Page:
About half of women and even more men experience age-related thinning of the hair, but recent advances can slow the loss and, in some cases, even help hair regrow.

The most common type of hair loss is called androgenetic alopecia, a.k.a. male-pattern baldness (a receding, M-shaped hairline plus thinning at the top of the head) or female-pattern baldness (all-over thinning). It’s caused by age, hormones, and genetics. Chronic underlying illnesses such as untreated thyroid disorders or anemia can accelerate hair loss, but when the illness is treated, that hair loss usually reverses.

Medical therapies

When it comes to slowing or reversing hair loss, therapies fall into two main categories: medical and surgical. Here are the most common medical treatments:

Minoxidil (Rogaine). Applied twice daily to thinning areas, topical minoxidil keeps hair in the growing phase, which means that treated hairs don’t shed as frequently as they normally would. It also stimulates regrowth.

For patients who experience scalp irritation, there is an oral formulation. Oral minoxidil was originally used as a high blood pressure medication, but when used in very low doses (around 1 milligram [mg]/day or less, versus the standard 10 to 30 mg/day dose for blood pressure), it stimulates hair regrowth and reduces shedding. It can improve existing high blood pressure, too. Patients with heart failure should avoid oral minoxidil.

Dandruff shampoo. When lathered into hair and left on for five minutes a day, two to three times a week, dandruff shampoo may calm hair-
damaging inflammation while killing a common yeast, Malassezia, that causes hair loss, itching, and dandruff. Ask your doctor for a prescription for an antifungal shampoo containing 2 percent ketoconazole, which a 2019 Biomedical Dermatology study found to be as effective as 2 percent minoxidil in women with female-pattern hair loss. (Ketoconazole is the active ingredient in the OTC dandruff shampoo Nizoral AD, but it contains only 1 percent ketoconazole.) Other options include Head & Shoulders, Selsun Blue, and Neutrogena TGel, which contain different active ingredients with similar effects.

Finasteride (Propecia) and dutasteride (Avodart). These daily oral medications are a mainstay of treatment for male-pattern hair loss. They block dihydrotestosterone, a naturally occurring steroid that promotes hair thinning. Like minoxidil, they can help maintain and possibly regrow existing hair, but they won’t work with complete baldness. Combining Propecia or Avodart with Rogaine can enhance effects. Postmenopausal women may be candidates for use, but women of childbearing age shouldn’t even touch these drugs, let alone use them, as they can cause fetal abnormalities during pregnancy.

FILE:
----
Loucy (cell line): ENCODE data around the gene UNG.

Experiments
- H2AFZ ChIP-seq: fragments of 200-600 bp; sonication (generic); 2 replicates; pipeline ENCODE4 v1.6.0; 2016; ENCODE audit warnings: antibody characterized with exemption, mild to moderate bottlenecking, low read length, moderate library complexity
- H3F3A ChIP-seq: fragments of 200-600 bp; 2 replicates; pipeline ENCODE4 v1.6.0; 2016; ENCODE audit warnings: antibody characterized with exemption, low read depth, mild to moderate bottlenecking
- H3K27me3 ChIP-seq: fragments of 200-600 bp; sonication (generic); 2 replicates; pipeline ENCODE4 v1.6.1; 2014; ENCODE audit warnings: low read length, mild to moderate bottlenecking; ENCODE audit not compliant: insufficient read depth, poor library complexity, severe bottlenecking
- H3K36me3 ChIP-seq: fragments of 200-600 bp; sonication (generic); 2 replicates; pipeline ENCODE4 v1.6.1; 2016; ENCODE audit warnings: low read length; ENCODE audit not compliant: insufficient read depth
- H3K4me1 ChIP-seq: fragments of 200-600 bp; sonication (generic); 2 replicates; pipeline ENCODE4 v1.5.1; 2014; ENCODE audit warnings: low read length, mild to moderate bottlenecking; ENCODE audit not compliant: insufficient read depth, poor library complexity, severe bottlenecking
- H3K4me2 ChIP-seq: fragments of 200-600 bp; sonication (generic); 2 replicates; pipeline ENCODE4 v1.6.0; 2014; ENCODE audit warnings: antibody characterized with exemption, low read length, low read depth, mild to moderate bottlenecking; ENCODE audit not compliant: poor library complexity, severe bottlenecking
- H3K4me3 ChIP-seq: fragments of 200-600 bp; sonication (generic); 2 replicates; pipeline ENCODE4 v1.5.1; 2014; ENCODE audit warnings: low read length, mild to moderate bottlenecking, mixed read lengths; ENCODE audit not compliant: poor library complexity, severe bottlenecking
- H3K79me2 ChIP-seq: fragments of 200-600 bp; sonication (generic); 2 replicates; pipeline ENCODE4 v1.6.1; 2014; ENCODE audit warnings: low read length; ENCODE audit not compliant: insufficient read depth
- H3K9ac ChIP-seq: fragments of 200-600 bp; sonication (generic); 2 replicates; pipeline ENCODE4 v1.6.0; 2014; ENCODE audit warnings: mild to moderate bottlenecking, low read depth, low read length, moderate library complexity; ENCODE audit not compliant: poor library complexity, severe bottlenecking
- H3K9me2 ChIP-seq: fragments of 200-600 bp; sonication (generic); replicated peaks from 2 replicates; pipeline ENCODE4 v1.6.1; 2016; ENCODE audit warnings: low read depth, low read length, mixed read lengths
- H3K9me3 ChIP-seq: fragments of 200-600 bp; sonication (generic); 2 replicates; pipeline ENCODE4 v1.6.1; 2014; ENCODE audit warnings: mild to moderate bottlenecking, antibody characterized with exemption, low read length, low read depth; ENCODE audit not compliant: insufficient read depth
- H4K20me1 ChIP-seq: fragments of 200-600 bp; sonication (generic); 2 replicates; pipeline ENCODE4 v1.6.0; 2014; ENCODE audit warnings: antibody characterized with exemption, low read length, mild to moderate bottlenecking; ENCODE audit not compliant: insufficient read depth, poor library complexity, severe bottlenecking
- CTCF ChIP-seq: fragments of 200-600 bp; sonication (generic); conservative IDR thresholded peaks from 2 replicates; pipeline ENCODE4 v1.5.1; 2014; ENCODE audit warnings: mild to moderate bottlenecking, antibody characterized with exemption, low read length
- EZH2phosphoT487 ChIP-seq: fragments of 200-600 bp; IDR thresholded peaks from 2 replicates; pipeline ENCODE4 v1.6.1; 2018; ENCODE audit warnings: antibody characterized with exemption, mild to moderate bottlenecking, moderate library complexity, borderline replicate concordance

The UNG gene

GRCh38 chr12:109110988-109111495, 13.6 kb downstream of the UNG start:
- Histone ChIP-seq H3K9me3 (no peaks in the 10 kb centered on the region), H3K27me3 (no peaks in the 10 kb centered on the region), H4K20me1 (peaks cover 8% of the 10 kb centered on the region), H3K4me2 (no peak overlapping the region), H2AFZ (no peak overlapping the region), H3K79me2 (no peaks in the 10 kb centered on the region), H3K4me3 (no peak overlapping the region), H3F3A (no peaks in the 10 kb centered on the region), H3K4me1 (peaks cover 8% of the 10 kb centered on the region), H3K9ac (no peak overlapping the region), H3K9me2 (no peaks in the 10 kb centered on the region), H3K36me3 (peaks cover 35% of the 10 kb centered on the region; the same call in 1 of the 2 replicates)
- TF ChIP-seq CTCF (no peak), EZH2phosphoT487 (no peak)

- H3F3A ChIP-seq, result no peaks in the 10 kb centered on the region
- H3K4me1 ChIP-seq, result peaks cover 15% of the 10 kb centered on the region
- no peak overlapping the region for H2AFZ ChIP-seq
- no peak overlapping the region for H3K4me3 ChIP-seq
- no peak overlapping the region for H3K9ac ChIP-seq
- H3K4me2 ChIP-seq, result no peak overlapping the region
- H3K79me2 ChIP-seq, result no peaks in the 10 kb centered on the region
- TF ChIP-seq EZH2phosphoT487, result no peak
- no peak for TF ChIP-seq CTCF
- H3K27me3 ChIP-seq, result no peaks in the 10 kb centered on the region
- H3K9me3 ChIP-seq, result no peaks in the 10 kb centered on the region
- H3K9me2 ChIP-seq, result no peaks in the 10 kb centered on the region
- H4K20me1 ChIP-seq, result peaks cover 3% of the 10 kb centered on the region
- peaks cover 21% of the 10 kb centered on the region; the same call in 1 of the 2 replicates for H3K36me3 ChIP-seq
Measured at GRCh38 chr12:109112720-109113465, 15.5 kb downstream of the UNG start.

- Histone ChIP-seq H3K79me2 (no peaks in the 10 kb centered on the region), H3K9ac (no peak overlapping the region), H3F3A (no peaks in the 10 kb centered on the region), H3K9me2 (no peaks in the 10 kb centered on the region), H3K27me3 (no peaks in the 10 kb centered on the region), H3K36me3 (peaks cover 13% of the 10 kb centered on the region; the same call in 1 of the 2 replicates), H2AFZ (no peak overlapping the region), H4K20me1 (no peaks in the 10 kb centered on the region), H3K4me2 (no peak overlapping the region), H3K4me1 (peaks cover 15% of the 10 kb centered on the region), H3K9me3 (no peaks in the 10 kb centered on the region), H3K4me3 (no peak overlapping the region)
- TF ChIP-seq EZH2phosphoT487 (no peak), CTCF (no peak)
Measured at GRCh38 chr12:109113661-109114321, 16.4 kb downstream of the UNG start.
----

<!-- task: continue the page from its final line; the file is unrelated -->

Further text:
Scalp micropigmentation (SMP). This camouflage technique uses medical-grade ink to create hundreds of tiny dots on the scalp, mimicking the look of individual hairs. SMP differs from tattooing in that the pigment is different and isn’t deposited as deeply.

In someone with complete baldness, this can be done in a way that resembles a buzz cut, almost like a permanent 5-o’clock shadow on the skull. For all-over or patchy thinning, it creates the illusion of fullness. Results are instant and last five to 10 years. No recovery is needed. Because UV light breaks down the pigment, wearing a hat when outdoors can reduce the need for touchups. Depending on the area treated, expect to spend one to three hours with your SMP specialist, with a total cost of $3,000 to $6,000.

Surgical therapies

If medical management isn’t effective, there are two surgical procedures: follicular unit extraction (FUE) and follicular unit transplantation (FUT or “strip method”). In both, hair is surgically removed from the back and sides of a patient’s head (the “horseshoe” region) and strategically transplanted to areas of baldness or thinning. The patient is under local anesthesia. This hair in this area is genetically different from the hair on the top of the head in that it rarely thins with age, so once it’s moved to the top, it can grow there for decades.

In FUE, the donor site is shaved before individual follicles (each follicle usually contains one to four hairs) are removed and transplanted. You can expect small scars where follicles are removed, which usually end up concealed by existing hair. Recovery takes three to five days.

With FUT, which doesn’t require shaving, a long, thin strip of scalp is removed before individual follicles are harvested and transplanted. The donor area is stitched back up, leaving a barely visible scar (unless you buzz your hair shorter than a #2 on a pair of standard clippers or razor shave your head), and stitches are removed after seven to 10 days. FUE may be better suited to patients with moderate hair loss and FUT for more significant loss.

Both FUE and FUT are day-long procedures that typically cost between $10,000 and $20,000, depending on where you live and the amount of hair transplanted. Results are permanent and, with a skilled surgeon, appear very natural. There is no more “hair plugs” look.

Related Articles